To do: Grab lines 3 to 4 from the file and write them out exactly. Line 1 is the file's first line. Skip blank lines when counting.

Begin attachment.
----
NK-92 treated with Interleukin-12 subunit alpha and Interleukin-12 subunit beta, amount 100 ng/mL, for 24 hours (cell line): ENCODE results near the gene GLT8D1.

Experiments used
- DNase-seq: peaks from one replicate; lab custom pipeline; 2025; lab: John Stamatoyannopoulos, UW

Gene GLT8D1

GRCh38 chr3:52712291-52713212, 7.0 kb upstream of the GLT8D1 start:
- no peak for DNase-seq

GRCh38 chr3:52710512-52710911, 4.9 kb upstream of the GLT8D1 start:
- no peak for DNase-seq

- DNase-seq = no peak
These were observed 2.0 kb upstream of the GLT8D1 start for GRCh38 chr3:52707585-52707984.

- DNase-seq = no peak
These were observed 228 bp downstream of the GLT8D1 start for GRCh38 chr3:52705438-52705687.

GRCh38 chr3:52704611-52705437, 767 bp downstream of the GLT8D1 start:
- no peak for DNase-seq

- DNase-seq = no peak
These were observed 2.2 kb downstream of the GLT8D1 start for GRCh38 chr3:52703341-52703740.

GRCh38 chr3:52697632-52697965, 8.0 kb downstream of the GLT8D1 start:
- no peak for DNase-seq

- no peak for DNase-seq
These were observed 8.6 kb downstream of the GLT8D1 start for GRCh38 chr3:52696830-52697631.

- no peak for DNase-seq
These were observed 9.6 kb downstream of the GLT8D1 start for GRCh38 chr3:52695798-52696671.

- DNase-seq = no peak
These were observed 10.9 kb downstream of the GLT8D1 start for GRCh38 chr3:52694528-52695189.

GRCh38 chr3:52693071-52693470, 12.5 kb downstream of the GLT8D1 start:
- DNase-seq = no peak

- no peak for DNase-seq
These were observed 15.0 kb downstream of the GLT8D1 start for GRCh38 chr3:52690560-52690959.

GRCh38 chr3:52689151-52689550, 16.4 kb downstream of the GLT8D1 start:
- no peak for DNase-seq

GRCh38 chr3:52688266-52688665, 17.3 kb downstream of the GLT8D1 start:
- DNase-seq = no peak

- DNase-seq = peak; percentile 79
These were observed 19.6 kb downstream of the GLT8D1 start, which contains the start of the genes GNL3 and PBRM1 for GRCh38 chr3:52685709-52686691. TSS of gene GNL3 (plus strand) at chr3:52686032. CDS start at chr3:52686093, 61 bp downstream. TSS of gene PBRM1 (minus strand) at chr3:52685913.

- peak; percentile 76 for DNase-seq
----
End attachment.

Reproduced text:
- DNase-seq: peaks from one replicate; lab custom pipeline; 2025; lab: John Stamatoyannopoulos, UW

Gene GLT8D1